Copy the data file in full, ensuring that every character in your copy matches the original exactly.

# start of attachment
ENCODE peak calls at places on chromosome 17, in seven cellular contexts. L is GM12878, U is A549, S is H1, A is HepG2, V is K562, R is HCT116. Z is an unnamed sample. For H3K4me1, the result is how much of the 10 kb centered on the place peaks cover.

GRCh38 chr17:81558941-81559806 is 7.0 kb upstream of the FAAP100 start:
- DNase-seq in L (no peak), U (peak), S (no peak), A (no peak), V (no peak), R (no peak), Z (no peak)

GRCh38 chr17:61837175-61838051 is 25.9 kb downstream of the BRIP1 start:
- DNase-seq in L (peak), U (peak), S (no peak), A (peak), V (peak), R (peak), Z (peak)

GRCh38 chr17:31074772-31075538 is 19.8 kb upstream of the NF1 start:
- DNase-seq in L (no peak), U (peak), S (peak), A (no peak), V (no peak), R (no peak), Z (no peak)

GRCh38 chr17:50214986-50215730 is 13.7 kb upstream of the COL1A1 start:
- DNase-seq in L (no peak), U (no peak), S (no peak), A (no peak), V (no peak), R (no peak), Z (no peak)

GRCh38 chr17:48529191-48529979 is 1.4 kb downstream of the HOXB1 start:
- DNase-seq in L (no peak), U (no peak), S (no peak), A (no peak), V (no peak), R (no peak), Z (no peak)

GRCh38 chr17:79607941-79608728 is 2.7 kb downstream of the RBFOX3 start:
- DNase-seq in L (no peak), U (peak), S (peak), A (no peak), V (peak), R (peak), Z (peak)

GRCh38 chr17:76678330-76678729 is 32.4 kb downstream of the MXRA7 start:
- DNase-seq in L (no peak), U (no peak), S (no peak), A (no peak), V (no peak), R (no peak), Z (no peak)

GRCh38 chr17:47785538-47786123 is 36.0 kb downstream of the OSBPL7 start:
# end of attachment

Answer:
ENCODE peak calls at places on chromosome 17, in seven cellular contexts. L is GM12878, U is A549, S is H1, A is HepG2, V is K562, R is HCT116. Z is an unnamed sample. For H3K4me1, the result is how much of the 10 kb centered on the place peaks cover.

GRCh38 chr17:81558941-81559806 is 7.0 kb upstream of the FAAP100 start:
- DNase-seq in L (no peak), U (peak), S (no peak), A (no peak), V (no peak), R (no peak), Z (no peak)

GRCh38 chr17:61837175-61838051 is 25.9 kb downstream of the BRIP1 start:
- DNase-seq in L (peak), U (peak), S (no peak), A (peak), V (peak), R (peak), Z (peak)

GRCh38 chr17:31074772-31075538 is 19.8 kb upstream of the NF1 start:
- DNase-seq in L (no peak), U (peak), S (peak), A (no peak), V (no peak), R (no peak), Z (no peak)

GRCh38 chr17:50214986-50215730 is 13.7 kb upstream of the COL1A1 start:
- DNase-seq in L (no peak), U (no peak), S (no peak), A (no peak), V (no peak), R (no peak), Z (no peak)

GRCh38 chr17:48529191-48529979 is 1.4 kb downstream of the HOXB1 start:
- DNase-seq in L (no peak), U (no peak), S (no peak), A (no peak), V (no peak), R (no peak), Z (no peak)

GRCh38 chr17:79607941-79608728 is 2.7 kb downstream of the RBFOX3 start:
- DNase-seq in L (no peak), U (peak), S (peak), A (no peak), V (peak), R (peak), Z (peak)

GRCh38 chr17:76678330-76678729 is 32.4 kb downstream of the MXRA7 start:
- DNase-seq in L (no peak), U (no peak), S (no peak), A (no peak), V (no peak), R (no peak), Z (no peak)

GRCh38 chr17:47785538-47786123 is 36.0 kb downstream of the OSBPL7 start: